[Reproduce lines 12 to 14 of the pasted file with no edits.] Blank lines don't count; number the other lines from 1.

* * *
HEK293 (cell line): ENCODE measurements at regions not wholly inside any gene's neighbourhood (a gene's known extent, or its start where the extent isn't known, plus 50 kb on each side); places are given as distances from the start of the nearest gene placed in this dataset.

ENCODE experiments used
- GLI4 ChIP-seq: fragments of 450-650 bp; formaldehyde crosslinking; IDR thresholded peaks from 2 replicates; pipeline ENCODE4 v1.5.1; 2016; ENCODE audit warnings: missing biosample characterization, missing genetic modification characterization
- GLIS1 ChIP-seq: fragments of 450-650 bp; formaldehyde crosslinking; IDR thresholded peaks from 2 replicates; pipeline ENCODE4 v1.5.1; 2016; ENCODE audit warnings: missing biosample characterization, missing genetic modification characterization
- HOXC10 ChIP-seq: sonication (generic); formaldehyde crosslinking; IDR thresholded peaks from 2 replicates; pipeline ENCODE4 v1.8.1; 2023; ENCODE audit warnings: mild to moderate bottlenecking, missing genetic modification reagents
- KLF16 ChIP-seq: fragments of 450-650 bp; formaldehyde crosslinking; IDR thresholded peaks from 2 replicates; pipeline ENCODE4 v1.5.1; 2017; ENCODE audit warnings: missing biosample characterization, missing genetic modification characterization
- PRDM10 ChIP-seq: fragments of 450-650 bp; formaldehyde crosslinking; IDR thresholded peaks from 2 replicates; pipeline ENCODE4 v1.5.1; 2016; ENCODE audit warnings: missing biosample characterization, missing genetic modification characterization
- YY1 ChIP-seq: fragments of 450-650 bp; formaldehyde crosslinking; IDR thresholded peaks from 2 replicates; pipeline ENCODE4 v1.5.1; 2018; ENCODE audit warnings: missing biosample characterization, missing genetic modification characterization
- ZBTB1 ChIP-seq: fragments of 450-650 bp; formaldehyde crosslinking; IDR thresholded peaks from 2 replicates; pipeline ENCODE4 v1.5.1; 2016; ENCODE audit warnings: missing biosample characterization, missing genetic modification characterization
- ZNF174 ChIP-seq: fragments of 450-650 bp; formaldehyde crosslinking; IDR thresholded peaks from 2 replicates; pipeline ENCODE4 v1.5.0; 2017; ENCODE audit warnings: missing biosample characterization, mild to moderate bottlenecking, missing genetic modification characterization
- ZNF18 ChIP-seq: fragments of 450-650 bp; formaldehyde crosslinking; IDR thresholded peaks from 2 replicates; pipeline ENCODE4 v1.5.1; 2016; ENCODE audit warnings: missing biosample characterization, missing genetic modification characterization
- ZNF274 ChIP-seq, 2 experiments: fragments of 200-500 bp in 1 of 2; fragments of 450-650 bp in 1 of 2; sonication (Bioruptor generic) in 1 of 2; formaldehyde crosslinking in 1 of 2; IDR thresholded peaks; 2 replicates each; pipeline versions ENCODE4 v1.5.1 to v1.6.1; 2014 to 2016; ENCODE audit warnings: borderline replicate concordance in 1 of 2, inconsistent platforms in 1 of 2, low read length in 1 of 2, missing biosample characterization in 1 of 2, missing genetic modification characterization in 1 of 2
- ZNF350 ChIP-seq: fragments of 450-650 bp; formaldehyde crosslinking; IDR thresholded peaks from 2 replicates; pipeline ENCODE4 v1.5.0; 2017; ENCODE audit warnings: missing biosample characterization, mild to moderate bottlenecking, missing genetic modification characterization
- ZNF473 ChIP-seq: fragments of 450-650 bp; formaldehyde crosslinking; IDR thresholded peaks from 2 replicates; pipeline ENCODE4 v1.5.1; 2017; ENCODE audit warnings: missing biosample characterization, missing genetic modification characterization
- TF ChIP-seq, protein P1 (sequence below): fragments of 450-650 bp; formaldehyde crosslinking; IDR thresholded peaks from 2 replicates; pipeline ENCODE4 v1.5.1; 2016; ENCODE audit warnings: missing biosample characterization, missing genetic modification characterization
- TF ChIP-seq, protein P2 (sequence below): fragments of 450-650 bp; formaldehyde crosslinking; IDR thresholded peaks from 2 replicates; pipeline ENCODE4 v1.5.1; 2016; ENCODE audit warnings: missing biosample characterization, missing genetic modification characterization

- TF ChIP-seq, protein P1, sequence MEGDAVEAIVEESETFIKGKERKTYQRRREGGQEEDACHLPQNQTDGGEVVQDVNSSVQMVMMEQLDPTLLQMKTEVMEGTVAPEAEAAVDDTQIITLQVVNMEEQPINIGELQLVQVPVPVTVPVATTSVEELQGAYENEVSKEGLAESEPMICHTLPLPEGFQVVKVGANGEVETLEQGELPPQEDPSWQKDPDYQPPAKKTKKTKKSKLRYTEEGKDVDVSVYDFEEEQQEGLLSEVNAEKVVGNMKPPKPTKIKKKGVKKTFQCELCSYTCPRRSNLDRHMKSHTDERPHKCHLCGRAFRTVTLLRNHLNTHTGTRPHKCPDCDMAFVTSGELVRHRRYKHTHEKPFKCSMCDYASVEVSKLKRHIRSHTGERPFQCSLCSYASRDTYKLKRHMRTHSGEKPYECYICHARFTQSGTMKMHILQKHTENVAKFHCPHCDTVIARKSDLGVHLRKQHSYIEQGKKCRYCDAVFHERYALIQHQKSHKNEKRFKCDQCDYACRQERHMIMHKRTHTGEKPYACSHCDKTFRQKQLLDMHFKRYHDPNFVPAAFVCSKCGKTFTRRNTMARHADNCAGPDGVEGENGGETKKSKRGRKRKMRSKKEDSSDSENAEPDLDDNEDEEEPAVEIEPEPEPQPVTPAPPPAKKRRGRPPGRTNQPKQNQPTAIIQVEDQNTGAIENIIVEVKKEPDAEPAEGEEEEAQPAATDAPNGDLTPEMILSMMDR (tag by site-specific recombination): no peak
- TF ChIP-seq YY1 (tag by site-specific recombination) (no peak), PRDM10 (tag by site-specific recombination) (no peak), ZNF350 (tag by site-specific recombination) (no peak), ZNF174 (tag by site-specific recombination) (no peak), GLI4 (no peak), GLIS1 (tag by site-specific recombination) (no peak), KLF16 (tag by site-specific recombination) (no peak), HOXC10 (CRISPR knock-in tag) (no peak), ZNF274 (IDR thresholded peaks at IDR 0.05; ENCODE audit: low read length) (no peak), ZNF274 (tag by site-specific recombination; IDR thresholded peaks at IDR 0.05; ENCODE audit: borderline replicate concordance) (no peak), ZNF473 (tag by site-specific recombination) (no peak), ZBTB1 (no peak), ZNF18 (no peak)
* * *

- ZNF274 ChIP-seq, 2 experiments: fragments of 200-500 bp in 1 of 2; fragments of 450-650 bp in 1 of 2; sonication (Bioruptor generic) in 1 of 2; formaldehyde crosslinking in 1 of 2; IDR thresholded peaks; 2 replicates each; pipeline versions ENCODE4 v1.5.1 to v1.6.1; 2014 to 2016; ENCODE audit warnings: borderline replicate concordance in 1 of 2, inconsistent platforms in 1 of 2, low read length in 1 of 2, missing biosample characterization in 1 of 2, missing genetic modification characterization in 1 of 2
- ZNF350 ChIP-seq: fragments of 450-650 bp; formaldehyde crosslinking; IDR thresholded peaks from 2 replicates; pipeline ENCODE4 v1.5.0; 2017; ENCODE audit warnings: missing biosample characterization, mild to moderate bottlenecking, missing genetic modification characterization
- ZNF473 ChIP-seq: fragments of 450-650 bp; formaldehyde crosslinking; IDR thresholded peaks from 2 replicates; pipeline ENCODE4 v1.5.1; 2017; ENCODE audit warnings: missing biosample characterization, missing genetic modification characterization